Mr. Michael Shapiro removed as CASA’s Pre-law coordinator

Students using the new greenspace during their downtime between classes. Photo by Harry Wyman | The Signal

When an organization chastises honest people for performing their duty in good faith, there is a problem. 

The Georgia State University office of provost recently removed long time-distinguished clinical professor in the Department of Criminal Justice and Criminology, Michael Shapiro, from his position as Georgia State’s Pre-law Faculty coordinator for the Center for the Advancement of Students and Alumni program (CASA). 

CASA’s stated goals are to inspire students to pursue advanced degrees and professional careers, support the concrete steps required to enter into graduate and professional programs and sustain relationships with alumni. 

As CASA’s Pre-law coordinator, Mr. Shapiro, who has taught on the collegiate level for over 20 years and has been a prestigious member of the Georgia bar since 1981, has provided access to various immersive law school initiatives for current and prospective law students. 

He has been responsible for organizing tours to highly esteemed law schools such as Emory University. He regularly facilitates educational conversations with law school students, graduates and legal field experts. 

In addition, Mr. Shapiro has shown a demonstrated capacity for motivating students to enroll in LSAT programming to increase their likelihood of being admitted into U.S. law schools. 

His removal comes as a shock especially considering how it occurred. In good faith and in his desire to provide a great learning opportunity for Georgia State’s current and prospective law students, Mr. Shapiro sought to have, as a guest, defense lawyer Robert Rubin for a 25-minute virtual conversation. 

In this conversation, Mr. Rubin would answer students’ questions about his recent high-profile case in which he defended Travis and Gregory Michael, Ahmaud Arbery’s now convicted killers. Both Travis and Gregory Michael are currently serving life sentences. 

After Mr. Shapiro posted the flyer for the meeting with Mr. Rubin publicly aired, some students felt the flyer, which juxtaposed a picture of Mr. Rubin and Ahmaud Arbery, was racially insensitive, given the freshness of the case. 

These students pressed Mr. Shapiro to remove or alter the flyer. 

Students then called for an apology from Mr. Shapiro for being racially insensitive. Mr. Shapiro told the students that he would if the university asked him to apologize. 

I assume this is because he felt he had done nothing that required an apology. Frankly, I’m inclined to agree. 

Apologies given for dubious claims of wrongdoing rarely satisfy those demanding the apology. At this, the university provost removed Mr. Shapiro from his position as CASA’s pre-law director. 

Some students expressed that they would have preferred if Mr. Shapiro had instead brought the prosecutor from the Arbery case to speak or only used Mr. Rubin’s face on the flyer. 

Perhaps the student body might not have been so upset if Mr. Shapiro had implemented these ideas. 

However, we don’t know this to be true. Maybe there would have been as much pushback if the flyer only contained Mr. Rubin’s face. 

After all, many students felt that simply having the defense attorney for Arbery’s killers address the law school was foul play. This situation is where we must separate emotion from rationality, painful though it may be.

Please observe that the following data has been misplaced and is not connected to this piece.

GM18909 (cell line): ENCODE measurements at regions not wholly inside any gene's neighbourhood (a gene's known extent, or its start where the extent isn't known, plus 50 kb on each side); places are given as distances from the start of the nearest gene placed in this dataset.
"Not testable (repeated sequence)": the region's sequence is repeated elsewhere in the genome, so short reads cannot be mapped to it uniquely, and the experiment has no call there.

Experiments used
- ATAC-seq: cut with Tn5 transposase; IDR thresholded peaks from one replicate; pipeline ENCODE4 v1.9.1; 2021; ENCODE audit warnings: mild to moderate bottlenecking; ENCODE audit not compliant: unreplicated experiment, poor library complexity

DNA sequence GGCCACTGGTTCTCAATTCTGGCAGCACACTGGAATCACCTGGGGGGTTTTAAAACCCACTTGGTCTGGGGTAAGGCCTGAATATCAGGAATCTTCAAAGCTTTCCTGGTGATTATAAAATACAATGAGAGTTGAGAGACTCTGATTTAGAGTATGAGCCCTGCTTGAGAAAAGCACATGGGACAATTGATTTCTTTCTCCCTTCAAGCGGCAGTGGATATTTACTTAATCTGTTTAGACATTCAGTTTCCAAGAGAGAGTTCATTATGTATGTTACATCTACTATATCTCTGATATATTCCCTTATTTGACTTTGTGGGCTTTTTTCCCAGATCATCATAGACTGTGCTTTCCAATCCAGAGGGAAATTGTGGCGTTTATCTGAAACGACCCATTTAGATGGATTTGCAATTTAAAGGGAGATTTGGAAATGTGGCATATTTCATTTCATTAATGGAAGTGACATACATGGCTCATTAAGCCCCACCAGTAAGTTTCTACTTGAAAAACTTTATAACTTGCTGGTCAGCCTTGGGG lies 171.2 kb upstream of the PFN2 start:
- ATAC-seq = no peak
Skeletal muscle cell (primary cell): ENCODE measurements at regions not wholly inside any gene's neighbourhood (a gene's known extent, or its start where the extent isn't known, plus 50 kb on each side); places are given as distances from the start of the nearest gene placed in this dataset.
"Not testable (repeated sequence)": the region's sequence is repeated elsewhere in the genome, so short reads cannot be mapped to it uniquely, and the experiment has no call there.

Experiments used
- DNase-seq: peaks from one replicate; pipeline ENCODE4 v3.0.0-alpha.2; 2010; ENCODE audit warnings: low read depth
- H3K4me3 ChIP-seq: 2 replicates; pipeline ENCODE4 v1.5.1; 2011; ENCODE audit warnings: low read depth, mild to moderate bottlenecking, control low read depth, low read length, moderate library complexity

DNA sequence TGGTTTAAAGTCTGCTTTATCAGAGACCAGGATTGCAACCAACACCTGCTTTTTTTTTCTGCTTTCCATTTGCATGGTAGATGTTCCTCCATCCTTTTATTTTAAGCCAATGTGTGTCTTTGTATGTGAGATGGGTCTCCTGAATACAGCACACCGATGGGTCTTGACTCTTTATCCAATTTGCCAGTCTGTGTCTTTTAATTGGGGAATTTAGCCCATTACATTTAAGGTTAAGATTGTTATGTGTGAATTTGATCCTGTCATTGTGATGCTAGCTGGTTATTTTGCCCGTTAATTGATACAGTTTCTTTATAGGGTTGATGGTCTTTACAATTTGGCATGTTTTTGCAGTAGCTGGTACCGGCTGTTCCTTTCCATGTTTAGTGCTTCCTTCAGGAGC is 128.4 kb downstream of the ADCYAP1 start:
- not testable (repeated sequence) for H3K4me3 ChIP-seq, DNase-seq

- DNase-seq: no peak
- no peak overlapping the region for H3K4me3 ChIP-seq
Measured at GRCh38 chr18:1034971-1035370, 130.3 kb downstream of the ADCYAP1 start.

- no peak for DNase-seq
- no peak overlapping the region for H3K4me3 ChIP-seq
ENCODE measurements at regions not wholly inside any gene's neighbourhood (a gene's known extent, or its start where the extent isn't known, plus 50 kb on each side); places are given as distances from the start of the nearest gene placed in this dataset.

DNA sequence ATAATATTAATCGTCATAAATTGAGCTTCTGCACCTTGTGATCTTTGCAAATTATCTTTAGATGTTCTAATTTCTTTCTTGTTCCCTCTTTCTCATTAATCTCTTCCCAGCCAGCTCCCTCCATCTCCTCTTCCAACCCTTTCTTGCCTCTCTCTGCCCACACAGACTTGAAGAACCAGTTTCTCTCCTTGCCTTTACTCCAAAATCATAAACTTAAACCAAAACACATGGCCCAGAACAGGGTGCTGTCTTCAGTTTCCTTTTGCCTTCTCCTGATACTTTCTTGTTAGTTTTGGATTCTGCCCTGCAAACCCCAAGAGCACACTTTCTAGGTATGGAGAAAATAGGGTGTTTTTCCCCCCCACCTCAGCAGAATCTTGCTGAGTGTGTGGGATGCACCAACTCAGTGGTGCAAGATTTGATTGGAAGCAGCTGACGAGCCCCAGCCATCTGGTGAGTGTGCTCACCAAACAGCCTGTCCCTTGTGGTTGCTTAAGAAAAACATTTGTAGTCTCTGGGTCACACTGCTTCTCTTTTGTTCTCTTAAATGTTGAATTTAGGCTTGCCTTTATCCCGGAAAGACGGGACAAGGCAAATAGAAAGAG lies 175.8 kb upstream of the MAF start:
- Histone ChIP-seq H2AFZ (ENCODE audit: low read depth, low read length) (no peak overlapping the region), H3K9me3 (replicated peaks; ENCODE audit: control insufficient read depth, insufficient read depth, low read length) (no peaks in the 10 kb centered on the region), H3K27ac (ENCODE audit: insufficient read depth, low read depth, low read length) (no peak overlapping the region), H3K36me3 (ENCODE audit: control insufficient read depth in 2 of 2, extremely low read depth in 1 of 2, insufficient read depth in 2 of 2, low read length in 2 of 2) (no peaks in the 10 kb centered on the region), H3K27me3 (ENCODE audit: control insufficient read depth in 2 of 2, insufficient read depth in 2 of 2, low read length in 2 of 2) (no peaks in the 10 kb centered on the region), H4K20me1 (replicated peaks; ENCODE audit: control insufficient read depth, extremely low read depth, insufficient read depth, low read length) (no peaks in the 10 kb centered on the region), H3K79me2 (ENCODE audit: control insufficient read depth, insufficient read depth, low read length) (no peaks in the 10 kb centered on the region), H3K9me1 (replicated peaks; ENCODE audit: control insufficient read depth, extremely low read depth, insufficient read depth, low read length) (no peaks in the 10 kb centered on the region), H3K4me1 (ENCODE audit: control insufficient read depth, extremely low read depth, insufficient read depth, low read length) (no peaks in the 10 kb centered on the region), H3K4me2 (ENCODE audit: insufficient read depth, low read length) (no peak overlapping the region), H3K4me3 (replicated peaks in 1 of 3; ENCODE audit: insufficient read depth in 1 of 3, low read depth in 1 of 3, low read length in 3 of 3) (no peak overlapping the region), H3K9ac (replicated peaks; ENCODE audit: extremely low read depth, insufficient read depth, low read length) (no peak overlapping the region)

The simple fact is that Mr. Shapiro arranged for an overwhelmingly experienced criminal defense attorney to speak to those in the CASA cohort about a high-profile case. 

This fact exemplifies his role as a clinical professor in the Department of Criminal Justice and Criminology. Organizing this meeting is what one would expect someone in his position to do. 

His removal was uncalled for; certainly not a total expulsion from a position he has held and excelled in for a considerable time. 

While there is nothing wrong with asking someone to change or alter a flyer, it is wrong to pressure them to do so under the pretense that their intentions are racially motivated. Mr. Shapiro has never demonstrated, at least in his capacity as CASA director, racist tendencies. 

There is no way to tell if Mr. Shapiro has a preferential predisposition towards the white race. If he does, would his use of both Mr. Rubin’s and Ahmaud Arbery’s faces on the marketing flyer prove this? No. 

Most of the students who protested Mr. Shapiro most likely did not know that Mr. Rubin defended Dana Evans, a Black Atlanta principal and educator accused and convicted of RICO and making a false statement. 

Mr. Rubin has defended people accused of serious crimes as a former public defender. His job is to represent them respectfully, no matter their crime. 

This fact is what the students overlooked when they fought against Mr. Rubin’s forthcoming. 

Several prospective law students privately wrote to me that Mr. Rubin’s virtual meeting with students was a rare learning opportunity and would have been highly beneficial. 

These students felt the fleeting emotions of others sabotaged their legal education. Valid emotions? Yes. 

Nevertheless, students who wished to further their legal education through Mr. Rubin’s trial wisdom were robbed. 

In addition, those students offended by the flyer and  Mr. Rubin’s scheduled meeting could have protested simply with their absence and chosen not to attend. 

To rob one’s fellow students of a prime educational opportunity demonstrates selfishness and disregard for others’ preferences. 

I would see the office of the provost return Mr. Shapiro to his position as CASA’s coordinator, assuming he would take it back and that the university step in next time to change the flyer themselves. 

There are certain advantages conferred upon the office of the provost. It should utilize them.